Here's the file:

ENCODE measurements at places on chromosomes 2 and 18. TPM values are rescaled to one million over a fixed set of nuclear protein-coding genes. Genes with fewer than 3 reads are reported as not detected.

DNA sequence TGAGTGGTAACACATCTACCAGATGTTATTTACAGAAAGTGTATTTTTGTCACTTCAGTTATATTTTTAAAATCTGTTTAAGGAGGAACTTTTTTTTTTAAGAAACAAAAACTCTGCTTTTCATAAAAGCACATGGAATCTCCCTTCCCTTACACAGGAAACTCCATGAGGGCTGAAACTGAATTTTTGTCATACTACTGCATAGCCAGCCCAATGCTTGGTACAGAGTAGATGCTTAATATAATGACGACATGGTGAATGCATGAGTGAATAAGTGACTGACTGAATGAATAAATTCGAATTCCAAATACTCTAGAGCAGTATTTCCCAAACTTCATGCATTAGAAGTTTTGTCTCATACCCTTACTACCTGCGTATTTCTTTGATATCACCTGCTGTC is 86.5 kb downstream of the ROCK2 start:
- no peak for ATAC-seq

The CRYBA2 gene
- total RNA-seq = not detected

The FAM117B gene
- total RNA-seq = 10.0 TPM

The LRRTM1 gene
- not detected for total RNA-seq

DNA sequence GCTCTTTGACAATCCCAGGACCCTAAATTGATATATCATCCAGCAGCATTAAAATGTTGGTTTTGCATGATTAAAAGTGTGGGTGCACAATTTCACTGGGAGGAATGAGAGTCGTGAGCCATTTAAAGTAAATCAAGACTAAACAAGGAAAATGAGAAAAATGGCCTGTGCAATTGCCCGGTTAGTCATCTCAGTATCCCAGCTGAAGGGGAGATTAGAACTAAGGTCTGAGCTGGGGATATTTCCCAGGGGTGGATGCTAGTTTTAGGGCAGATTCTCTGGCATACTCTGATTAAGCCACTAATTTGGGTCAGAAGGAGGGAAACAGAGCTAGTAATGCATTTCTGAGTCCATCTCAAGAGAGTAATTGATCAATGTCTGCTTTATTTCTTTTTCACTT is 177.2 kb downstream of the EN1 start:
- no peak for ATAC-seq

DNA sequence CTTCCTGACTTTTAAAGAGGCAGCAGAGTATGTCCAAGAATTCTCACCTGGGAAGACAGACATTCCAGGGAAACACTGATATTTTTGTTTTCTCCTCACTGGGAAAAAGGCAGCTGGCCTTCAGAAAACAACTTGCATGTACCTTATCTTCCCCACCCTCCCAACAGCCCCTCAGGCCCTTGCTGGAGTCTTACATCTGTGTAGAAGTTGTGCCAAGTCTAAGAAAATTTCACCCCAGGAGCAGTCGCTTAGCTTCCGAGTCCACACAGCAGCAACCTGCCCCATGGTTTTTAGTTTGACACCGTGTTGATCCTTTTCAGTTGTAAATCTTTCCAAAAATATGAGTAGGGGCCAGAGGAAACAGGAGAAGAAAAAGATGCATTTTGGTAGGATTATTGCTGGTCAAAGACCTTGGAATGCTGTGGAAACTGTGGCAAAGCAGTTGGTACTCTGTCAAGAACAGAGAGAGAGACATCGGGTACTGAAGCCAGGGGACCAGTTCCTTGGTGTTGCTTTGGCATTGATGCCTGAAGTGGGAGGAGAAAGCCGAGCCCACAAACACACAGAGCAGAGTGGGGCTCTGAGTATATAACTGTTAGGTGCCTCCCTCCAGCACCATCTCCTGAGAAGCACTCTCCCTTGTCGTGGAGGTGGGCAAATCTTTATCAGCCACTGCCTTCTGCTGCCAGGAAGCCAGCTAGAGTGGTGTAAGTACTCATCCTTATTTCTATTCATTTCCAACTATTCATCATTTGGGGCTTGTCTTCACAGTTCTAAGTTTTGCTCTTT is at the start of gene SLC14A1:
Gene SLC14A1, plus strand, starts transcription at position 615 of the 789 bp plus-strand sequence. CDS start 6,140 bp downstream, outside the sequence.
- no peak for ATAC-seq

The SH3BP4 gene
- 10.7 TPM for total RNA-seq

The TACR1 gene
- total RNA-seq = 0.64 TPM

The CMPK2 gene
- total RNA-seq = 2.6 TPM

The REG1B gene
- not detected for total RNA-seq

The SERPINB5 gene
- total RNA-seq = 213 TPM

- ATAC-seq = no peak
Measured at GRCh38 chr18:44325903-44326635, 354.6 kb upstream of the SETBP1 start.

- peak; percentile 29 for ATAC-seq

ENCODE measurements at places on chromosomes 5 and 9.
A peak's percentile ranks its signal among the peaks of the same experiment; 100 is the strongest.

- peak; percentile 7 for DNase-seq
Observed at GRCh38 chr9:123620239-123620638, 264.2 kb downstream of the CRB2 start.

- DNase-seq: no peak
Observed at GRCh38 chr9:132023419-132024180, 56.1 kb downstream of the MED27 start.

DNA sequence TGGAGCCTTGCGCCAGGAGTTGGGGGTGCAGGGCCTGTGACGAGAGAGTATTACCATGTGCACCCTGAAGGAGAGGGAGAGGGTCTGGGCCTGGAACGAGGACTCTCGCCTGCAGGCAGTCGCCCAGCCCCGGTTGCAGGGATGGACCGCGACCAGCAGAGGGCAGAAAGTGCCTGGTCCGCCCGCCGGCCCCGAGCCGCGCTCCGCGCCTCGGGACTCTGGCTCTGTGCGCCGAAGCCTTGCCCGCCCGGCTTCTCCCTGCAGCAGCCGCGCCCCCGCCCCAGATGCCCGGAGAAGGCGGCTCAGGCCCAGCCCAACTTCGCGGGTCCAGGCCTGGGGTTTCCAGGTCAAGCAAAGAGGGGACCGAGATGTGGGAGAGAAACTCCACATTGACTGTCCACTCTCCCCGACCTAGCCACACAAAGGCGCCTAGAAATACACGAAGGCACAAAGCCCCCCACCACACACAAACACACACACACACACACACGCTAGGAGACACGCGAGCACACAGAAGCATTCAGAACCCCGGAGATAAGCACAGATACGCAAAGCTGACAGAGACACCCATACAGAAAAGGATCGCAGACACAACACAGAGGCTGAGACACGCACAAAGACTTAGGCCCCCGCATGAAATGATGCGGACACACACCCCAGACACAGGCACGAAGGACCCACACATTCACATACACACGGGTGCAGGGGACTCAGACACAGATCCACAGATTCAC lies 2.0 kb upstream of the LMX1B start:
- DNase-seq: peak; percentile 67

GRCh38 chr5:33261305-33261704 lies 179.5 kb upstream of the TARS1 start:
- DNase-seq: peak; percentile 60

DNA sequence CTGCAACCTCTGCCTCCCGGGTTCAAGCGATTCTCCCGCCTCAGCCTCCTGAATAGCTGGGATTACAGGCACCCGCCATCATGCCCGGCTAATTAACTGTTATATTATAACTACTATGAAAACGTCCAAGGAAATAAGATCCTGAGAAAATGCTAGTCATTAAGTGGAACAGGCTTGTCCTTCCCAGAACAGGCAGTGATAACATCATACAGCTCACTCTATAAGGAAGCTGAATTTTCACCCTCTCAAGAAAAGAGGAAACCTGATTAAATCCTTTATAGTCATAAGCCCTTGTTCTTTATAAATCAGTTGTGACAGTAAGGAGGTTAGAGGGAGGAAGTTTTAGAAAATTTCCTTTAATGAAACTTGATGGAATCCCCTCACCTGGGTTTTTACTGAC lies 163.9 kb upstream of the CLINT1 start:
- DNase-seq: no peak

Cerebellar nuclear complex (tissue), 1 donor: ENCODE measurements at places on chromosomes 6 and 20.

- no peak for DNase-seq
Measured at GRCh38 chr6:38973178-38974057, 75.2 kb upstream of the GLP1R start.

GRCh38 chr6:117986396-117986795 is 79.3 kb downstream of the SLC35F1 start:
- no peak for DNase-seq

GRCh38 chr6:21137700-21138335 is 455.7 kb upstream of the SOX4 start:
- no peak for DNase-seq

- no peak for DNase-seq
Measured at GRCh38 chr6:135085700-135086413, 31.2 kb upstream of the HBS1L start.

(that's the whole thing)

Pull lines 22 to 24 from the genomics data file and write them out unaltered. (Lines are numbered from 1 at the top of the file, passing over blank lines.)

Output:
- not detected for total RNA-seq

The SERPINB5 gene
- total RNA-seq = 213 TPM